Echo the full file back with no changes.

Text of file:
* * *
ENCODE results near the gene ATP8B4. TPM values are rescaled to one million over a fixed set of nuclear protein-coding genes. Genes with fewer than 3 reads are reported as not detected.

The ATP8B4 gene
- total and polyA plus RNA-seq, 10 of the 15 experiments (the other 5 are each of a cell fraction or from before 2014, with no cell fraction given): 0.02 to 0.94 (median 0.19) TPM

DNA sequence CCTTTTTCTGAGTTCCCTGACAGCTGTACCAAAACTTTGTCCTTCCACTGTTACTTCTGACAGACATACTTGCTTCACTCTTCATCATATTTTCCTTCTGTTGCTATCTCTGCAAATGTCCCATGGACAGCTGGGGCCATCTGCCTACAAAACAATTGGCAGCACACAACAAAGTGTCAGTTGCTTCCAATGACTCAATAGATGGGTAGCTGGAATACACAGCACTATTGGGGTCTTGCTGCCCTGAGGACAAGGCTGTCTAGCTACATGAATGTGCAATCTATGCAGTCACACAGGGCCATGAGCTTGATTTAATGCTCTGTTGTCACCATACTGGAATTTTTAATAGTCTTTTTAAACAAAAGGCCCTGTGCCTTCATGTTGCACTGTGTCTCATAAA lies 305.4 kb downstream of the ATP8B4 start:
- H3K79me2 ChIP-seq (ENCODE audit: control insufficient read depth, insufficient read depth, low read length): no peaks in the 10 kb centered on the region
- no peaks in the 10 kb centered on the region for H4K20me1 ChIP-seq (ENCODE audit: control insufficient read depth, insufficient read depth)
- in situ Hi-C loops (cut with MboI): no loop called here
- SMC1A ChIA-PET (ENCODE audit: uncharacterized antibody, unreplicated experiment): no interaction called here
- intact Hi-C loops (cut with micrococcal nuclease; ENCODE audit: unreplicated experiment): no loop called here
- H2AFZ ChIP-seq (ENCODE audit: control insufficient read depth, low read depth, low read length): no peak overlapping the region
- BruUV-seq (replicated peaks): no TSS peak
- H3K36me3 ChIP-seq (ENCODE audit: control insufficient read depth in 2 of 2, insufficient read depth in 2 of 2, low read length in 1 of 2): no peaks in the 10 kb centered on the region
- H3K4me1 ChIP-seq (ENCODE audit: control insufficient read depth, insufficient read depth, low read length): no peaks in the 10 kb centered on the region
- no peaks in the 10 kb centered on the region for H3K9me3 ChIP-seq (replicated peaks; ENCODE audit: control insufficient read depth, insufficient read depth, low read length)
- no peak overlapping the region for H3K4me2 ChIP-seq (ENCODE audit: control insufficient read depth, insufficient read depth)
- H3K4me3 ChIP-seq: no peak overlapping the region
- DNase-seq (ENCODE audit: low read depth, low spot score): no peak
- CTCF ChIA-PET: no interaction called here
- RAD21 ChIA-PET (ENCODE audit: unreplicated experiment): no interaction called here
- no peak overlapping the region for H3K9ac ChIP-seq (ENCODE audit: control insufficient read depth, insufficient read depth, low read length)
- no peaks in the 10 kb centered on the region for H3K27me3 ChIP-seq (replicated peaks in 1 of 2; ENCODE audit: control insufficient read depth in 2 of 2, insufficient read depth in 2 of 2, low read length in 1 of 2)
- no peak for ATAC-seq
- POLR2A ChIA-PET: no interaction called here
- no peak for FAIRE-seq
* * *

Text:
ENCODE results near the gene ATP8B4. TPM values are rescaled to one million over a fixed set of nuclear protein-coding genes. Genes with fewer than 3 reads are reported as not detected.

The ATP8B4 gene
- total and polyA plus RNA-seq, 10 of the 15 experiments (the other 5 are each of a cell fraction or from before 2014, with no cell fraction given): 0.02 to 0.94 (median 0.19) TPM

DNA sequence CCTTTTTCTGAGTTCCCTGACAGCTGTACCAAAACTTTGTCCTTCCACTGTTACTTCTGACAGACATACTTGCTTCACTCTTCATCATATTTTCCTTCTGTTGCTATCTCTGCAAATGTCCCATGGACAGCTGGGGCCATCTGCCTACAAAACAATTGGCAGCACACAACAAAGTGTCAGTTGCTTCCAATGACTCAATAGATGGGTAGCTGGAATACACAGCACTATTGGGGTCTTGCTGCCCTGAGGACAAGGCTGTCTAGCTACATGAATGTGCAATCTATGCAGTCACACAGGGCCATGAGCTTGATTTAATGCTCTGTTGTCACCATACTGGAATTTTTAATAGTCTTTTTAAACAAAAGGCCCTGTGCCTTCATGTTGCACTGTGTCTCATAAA lies 305.4 kb downstream of the ATP8B4 start:
- H3K79me2 ChIP-seq (ENCODE audit: control insufficient read depth, insufficient read depth, low read length): no peaks in the 10 kb centered on the region
- no peaks in the 10 kb centered on the region for H4K20me1 ChIP-seq (ENCODE audit: control insufficient read depth, insufficient read depth)
- in situ Hi-C loops (cut with MboI): no loop called here
- SMC1A ChIA-PET (ENCODE audit: uncharacterized antibody, unreplicated experiment): no interaction called here
- intact Hi-C loops (cut with micrococcal nuclease; ENCODE audit: unreplicated experiment): no loop called here
- H2AFZ ChIP-seq (ENCODE audit: control insufficient read depth, low read depth, low read length): no peak overlapping the region
- BruUV-seq (replicated peaks): no TSS peak
- H3K36me3 ChIP-seq (ENCODE audit: control insufficient read depth in 2 of 2, insufficient read depth in 2 of 2, low read length in 1 of 2): no peaks in the 10 kb centered on the region
- H3K4me1 ChIP-seq (ENCODE audit: control insufficient read depth, insufficient read depth, low read length): no peaks in the 10 kb centered on the region
- no peaks in the 10 kb centered on the region for H3K9me3 ChIP-seq (replicated peaks; ENCODE audit: control insufficient read depth, insufficient read depth, low read length)
- no peak overlapping the region for H3K4me2 ChIP-seq (ENCODE audit: control insufficient read depth, insufficient read depth)
- H3K4me3 ChIP-seq: no peak overlapping the region
- DNase-seq (ENCODE audit: low read depth, low spot score): no peak
- CTCF ChIA-PET: no interaction called here
- RAD21 ChIA-PET (ENCODE audit: unreplicated experiment): no interaction called here
- no peak overlapping the region for H3K9ac ChIP-seq (ENCODE audit: control insufficient read depth, insufficient read depth, low read length)
- no peaks in the 10 kb centered on the region for H3K27me3 ChIP-seq (replicated peaks in 1 of 2; ENCODE audit: control insufficient read depth in 2 of 2, insufficient read depth in 2 of 2, low read length in 1 of 2)
- no peak for ATAC-seq
- POLR2A ChIA-PET: no interaction called here
- no peak for FAIRE-seq